Thoughts on power and Goodness

Epistemic status: Ramble. Not a philosophical treatises.

[Note: I think I’m in the process of learning to see through ideology, propaganda, and the forces that are out to manipulate me, but I need to make that transition, while meaningfully maintaining my ability to see and understand goodness.]

Thinking about this and this (particularly my reaction), plus some “evil” literature.

I like the framing of something like “conscious experience” vs. “pure replicators.” This gives me a grounding for thinking about my morality, my values and my orientation.

Morality is politics: What we call “good” or “moral” is a matter of what we are able to coordinate around and enforce. What is required to be a good person is  If we couldn’t enforce the norm, because too many, or too many powerful, people for instance, eat meat, we allow meat eaters to be part of the “good person” club, without censure.We might even reward a person for being particularly selfless if they don’t eat meat, or if they give most of their money to the poor, but we don’t require that. [Related to lots of SSC posts. For instance, this one.].

So most people, don’t kill and don’t steal and don’t rape, and maybe are outraged when others do something just outside of the social morality (like be overtly racist), to signal their moral superiority.* But they do eat meat, they do spend lots of money on luxuries, they do buy into evil systems.

Morality seems like it comes down to power.

This seems kind of dismal.

And then, even within the boundaries of polite society, things seem kind of sick. Arguably, most of the things people do are status seeking (or status maintaining) or sex seeking. We mostly prey on eachother, and prevent progress, because that would mean loosing our own flow of resources. The good people go to dinner parties, and play games to get the best mates and the most social esteem. Many (most?) don’t succeed in these games and get left out in the cold.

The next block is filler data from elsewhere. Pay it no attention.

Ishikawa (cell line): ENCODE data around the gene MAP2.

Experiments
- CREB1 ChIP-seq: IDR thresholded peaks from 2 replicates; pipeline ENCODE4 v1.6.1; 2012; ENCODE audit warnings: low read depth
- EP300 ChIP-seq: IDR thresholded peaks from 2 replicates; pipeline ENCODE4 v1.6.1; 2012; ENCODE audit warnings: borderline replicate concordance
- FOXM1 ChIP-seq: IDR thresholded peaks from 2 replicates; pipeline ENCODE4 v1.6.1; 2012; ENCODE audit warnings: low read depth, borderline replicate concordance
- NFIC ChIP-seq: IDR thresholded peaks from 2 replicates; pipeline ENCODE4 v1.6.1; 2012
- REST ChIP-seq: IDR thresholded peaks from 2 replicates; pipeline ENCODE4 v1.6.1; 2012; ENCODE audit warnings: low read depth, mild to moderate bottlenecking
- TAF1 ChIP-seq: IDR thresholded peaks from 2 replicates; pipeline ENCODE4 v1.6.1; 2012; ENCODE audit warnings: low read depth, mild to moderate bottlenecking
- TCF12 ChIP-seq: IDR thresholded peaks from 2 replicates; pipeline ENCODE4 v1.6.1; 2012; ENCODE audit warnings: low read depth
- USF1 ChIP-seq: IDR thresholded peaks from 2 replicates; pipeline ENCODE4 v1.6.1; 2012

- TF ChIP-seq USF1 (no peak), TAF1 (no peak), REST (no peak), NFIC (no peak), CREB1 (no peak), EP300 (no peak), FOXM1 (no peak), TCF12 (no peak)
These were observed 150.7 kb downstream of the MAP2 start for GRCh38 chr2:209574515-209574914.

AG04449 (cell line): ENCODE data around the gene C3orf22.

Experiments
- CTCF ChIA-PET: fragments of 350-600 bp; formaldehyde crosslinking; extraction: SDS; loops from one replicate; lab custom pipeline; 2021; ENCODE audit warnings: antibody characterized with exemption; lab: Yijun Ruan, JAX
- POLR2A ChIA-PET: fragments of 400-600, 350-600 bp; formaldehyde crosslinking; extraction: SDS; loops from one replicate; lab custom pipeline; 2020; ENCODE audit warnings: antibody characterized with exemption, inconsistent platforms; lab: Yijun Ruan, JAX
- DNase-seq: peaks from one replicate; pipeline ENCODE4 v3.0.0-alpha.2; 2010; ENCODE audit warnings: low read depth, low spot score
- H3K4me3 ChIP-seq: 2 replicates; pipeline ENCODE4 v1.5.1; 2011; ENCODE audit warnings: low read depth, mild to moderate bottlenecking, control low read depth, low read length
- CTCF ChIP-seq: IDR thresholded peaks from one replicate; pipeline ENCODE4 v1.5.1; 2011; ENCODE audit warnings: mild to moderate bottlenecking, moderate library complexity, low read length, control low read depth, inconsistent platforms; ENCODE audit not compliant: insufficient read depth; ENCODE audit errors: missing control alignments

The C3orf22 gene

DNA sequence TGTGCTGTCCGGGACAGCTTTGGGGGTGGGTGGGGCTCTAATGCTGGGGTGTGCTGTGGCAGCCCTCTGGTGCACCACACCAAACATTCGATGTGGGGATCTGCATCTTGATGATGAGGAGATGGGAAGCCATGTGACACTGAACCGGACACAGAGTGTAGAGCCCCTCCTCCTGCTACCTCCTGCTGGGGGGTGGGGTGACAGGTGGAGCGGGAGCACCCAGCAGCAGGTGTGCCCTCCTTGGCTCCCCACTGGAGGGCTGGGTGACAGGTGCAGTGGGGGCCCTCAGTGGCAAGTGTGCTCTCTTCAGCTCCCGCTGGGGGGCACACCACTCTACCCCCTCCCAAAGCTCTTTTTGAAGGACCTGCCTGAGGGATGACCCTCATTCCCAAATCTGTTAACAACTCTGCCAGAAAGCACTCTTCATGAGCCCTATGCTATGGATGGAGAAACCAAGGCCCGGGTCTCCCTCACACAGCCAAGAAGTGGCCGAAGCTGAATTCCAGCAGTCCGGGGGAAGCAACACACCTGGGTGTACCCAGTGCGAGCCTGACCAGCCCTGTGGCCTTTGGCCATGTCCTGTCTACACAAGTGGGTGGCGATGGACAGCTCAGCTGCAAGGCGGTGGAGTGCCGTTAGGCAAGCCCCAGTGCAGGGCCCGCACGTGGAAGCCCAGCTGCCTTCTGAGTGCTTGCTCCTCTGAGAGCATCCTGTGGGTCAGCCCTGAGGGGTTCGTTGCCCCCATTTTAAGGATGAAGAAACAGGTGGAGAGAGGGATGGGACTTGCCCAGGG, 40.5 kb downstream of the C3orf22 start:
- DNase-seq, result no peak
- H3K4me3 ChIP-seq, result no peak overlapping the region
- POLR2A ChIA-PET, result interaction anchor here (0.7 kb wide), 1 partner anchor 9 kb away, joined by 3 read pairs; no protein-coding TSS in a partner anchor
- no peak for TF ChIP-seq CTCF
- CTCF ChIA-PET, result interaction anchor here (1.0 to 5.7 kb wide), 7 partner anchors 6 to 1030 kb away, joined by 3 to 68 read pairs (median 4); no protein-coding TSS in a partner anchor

(Note: I’m quite unclear on the average hedonic value of status-games, overall. Nievenly, many more people have to be low status than high status, but also, it seems like having more status would allow you into higher status spaces, in which you are lower status. So maybe in practice, most people are median status of their own social universe? And also status goes hand in hand with connection, maybe? I’m much less certain of this part of my analysis, maybe being a monkey playing status games is actually pretty good.)

Natural selection’s pressure towards doing whatever allows one to dominate seems to leak in everywhere.

Overall, all of this seems kind of horrifying and pathetic. This world, at least in this frame, doesn’t seem much worth fighting for. There’s no goodness, no morality, just power all the way up and down.

But if I view this through the lens of the Are Wirehead’s Happy post, I have a different sense of it.

Power and power-relations rule the world: everything flows from the 0-sum competition between genes, and organisms attempting to prey on or dominate each other.

But also, every person is carrying inside of them a spark of consciousness, of propensity to experience. Both the enjoyable and otherwise. The consciousness is mostly ineffectual: it is apparently not the main thing that has it’s hands on the wheel, of either an individual, or of society. We’re taking a lot of action in support of what we want, at the expense of what we like, because we’re in the thrall of these “pure replicator” strategies: we were built by, blind, dumb, unconscious, natural selection and cultural evolution, neither of which is (fully) aligned with our interests. And when I say “interests” here, I don’t mean our material interests, the things we want, but our…spiritual interests (?): actually experiencing positive valence.

Everyone is a spark of conscious possibility to experience, encaged in a robot build, and steered by conflicts of power, bloody in tooth and claw.

Our task, is to coopt enough power from the forces of blind, dumb, replication, to free consciousness, and set the universe free.


* – People are not usually outraged at murderers, because everyone agrees that murder is bad. But they are often outraged at people ignoring social justice stuff, or whatever, on social media, because that’s contentious. It gives them an opportunity to show off how moral they are. A more charitable story might be that by being outraged, they are trying to shift the overton window, to change which things we can coordinate around as “bad”.


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